As the days of winter gradually grow longer and the narcissus begins to flower, gardeners know that spring is not far away. Daffodils seem to have an extraordinary meteorological ability to influence the temperature, casting off winter’s stony greys with warm yellows that leave their admirers feeling decidedly peppy. Continue reading
Interesting plant names – Alchemilla is so named as it was believed by alchemists that the water droplets that ball on its surface were the purest form of water, which they could use in their quest to turn base metals into gold. Source & photo Annals of Botany
We moved from Brisbane to Sydney when I was a child. My mother was grief stricken about leaving her Brisbane garden, but began to recover when she realised she could now grow temperate plants that she’d only just read about in books.
We were living in a rented semi in Belmont Road, Cremorne just a block from the Cremorne Nursery. I vividly recall her standing looking at the small, damp, shaded front garden and saying: “I know what will do well here: bergenia!”. Continue reading
Sometimes my topic is just an unusual or odd plant. Something I’ve walked past in Kew Gardens, or maybe read about in a book or on the web. Nothing fancy, nothing new to report, but something worth taking a second look at. Continue reading
The lawn saga got under way many years ago when I decided that weeds shouldn’t be allowed to grow in our new lawn. So I used to kneel down and yank them out. The kids and their friends would play around me. It got a bit dangerous when they were belting hockey balls against the garage wall. Continue reading
Chinese whispers, that funny thing that happens when information is distorted when passed from one recipient to another, and another, was at play this week at the garden club meeting. One of the bench competition shrub entries drew particular admiration from members, being a string of scarlet and tangerine blooms on long spines. Continue reading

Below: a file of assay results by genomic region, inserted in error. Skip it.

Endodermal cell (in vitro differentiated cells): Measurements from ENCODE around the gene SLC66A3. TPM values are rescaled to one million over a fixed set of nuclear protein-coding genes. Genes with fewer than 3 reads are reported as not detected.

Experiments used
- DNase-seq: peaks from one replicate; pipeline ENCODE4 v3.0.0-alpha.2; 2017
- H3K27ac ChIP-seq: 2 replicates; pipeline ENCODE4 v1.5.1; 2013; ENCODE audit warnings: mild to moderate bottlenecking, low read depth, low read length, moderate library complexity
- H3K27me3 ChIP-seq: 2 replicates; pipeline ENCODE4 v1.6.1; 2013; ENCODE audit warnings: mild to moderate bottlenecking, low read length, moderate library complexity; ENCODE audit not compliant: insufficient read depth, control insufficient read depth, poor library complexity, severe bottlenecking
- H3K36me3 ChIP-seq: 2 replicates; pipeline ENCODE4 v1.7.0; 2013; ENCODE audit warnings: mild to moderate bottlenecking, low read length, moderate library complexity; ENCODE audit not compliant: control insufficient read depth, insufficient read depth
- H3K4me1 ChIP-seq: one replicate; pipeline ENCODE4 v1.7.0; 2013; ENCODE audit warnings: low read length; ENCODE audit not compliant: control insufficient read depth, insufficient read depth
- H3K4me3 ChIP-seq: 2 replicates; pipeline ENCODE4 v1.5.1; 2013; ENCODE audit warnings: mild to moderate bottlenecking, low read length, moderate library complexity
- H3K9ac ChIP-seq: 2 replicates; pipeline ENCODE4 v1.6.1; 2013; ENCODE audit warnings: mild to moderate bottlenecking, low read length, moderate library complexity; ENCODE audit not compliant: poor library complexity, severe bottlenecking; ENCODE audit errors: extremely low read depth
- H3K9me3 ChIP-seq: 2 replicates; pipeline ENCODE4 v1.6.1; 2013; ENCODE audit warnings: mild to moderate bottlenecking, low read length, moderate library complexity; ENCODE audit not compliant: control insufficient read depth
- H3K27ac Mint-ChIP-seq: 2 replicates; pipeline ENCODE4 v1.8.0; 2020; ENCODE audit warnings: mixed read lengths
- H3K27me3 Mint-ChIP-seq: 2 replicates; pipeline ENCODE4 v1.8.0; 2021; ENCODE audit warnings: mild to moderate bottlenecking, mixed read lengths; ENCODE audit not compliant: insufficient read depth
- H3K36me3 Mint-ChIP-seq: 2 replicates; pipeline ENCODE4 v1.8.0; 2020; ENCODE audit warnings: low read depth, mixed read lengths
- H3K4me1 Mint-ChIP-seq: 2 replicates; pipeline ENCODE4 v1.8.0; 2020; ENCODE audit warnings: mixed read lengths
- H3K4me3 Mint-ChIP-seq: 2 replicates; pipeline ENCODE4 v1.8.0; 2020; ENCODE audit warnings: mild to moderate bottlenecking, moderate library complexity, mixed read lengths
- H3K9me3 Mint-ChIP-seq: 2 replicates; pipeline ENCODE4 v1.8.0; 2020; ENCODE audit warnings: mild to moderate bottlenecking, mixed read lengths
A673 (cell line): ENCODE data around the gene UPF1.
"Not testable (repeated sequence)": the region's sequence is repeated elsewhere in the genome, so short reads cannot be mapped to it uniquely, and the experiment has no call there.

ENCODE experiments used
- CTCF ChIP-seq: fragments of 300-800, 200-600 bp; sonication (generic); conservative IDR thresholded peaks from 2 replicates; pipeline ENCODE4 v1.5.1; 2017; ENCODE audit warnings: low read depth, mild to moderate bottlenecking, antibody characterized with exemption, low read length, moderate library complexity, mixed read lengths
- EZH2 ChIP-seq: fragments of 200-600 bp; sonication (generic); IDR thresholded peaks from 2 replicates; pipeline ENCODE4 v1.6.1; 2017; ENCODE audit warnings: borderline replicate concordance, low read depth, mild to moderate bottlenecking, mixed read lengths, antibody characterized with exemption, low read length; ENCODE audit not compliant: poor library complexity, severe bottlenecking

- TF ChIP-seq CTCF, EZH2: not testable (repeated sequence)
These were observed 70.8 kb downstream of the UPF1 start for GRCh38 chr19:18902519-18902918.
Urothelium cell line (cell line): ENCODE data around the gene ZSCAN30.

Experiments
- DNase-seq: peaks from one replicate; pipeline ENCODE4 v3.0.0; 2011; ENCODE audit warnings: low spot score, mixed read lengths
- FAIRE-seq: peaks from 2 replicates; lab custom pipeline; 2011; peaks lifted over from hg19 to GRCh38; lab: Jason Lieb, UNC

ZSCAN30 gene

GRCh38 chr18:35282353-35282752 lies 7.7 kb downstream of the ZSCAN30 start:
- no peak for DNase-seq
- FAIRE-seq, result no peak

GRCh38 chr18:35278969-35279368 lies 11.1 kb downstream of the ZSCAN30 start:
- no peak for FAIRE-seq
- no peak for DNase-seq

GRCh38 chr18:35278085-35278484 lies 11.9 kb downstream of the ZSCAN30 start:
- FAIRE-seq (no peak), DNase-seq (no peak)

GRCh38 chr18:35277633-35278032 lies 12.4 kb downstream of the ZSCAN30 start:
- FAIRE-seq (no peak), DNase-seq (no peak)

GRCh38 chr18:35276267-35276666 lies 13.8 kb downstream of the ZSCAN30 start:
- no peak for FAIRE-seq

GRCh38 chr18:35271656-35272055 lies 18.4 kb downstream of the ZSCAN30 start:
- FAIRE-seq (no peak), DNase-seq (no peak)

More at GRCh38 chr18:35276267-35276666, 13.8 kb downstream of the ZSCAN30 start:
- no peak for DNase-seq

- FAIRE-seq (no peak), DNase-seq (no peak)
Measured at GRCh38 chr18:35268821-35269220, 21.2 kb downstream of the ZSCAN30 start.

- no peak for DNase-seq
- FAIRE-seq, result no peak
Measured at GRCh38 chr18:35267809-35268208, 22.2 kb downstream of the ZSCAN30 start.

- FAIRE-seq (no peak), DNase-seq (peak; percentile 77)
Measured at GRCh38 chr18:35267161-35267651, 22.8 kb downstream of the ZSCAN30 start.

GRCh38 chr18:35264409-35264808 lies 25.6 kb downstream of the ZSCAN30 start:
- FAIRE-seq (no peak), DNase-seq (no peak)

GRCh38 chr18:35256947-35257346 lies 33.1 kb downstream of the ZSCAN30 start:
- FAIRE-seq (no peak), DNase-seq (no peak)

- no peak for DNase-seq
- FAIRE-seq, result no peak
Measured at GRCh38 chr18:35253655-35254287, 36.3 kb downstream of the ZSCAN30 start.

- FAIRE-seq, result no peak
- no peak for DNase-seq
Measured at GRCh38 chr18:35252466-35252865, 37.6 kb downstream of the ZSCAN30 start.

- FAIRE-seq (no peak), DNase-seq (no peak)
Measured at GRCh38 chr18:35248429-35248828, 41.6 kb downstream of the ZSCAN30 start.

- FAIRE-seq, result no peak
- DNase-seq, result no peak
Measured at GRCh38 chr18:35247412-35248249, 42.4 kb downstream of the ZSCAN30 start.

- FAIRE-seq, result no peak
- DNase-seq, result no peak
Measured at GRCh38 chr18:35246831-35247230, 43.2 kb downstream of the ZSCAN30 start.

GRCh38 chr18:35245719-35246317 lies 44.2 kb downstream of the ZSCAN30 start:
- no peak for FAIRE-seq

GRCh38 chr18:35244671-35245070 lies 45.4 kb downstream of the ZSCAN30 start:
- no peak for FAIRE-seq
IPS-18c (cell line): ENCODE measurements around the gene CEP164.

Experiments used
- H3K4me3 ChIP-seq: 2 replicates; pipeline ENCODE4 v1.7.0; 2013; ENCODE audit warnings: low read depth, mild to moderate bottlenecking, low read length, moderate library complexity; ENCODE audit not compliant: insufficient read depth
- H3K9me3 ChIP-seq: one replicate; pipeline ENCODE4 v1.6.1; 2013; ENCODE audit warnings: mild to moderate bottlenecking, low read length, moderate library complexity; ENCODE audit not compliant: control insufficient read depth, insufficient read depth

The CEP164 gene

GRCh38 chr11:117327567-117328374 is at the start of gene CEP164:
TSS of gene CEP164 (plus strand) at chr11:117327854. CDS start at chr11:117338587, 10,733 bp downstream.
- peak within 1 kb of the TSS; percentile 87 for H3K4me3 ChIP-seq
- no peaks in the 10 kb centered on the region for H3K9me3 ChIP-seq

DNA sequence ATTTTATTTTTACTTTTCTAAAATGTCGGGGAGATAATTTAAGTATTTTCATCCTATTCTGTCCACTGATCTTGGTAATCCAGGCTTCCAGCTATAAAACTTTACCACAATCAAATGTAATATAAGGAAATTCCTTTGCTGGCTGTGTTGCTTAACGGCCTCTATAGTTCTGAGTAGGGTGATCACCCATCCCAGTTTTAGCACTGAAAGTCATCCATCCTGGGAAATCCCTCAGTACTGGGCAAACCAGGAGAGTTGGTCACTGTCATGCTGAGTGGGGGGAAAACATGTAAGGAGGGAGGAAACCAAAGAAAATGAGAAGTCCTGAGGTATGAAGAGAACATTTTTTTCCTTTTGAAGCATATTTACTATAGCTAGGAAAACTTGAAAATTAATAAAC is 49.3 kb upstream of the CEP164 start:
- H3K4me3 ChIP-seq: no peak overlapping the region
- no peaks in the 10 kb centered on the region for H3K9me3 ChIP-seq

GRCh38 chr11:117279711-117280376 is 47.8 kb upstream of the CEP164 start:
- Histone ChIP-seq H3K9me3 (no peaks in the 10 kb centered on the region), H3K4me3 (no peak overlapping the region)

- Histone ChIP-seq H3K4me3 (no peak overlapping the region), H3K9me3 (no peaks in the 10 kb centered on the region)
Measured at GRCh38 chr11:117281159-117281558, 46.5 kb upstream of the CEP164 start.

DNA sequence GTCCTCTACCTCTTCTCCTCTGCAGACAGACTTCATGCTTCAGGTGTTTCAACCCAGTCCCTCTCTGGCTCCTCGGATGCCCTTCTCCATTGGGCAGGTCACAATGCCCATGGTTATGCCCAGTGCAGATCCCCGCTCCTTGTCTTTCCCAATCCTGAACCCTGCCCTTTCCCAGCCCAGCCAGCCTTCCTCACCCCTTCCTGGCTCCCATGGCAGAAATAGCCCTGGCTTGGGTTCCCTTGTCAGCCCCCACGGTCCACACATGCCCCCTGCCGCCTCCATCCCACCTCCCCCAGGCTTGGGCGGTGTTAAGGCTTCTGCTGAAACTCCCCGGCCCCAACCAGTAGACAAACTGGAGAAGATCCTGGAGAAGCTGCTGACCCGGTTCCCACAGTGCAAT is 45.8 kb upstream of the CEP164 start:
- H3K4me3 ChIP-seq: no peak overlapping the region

Today I’m talking with horticulturist Sabina Fielding-Smith about winter-flowering Hakea laurina ‘Stockdale Sensation’ and also two older culltivars of grevillea, Grevillea ‘Ned Kelly’ and Grevillea ‘Superb’. Continue reading
Today’s word is myrmecochory – an evolutionary symbiosis where plant seeds have developed a fleshy outer covering called elaiosome (Ha! – you get 2 fancy words today) which attracts ants. The ants take the seed back to their nest, eat the elaiosome & discard the undamaged seed into the surrounding nutrient-enriched soil. This short dispersal distance leads to higher speciation.
If only I had a dollar for every time someone had said to me in the past few years – “Oh my, you’ll never be able to leave this place!” Their words were hardly surprising – we have created a small garden oasis of huge borders, a heritage orchard, productive potager, a warm, comfy home, with a trout stream as a back boundary etc – all nestled within the rolling hills of the Meander Valley in northern Tasmania. It is, quite literally, paradise, and for many years we couldn’t even contemplate a time when we might be tempted to move on. Continue reading
Daffodils at Rydal on 8-9 & 15-16 Sept has thousands of spring daffodils, lovely country gardens, music and historic houses, all an easy 150km drive NW of Sydney. $10 entry supports local charities.
As a dedicated plant lover, what I look for first with any plant is its foliage and how it would work in the garden. The plant Acacia cognata is one that seems to fit in well almost anywhere – as either a formal plant or in mixed planting. Continue reading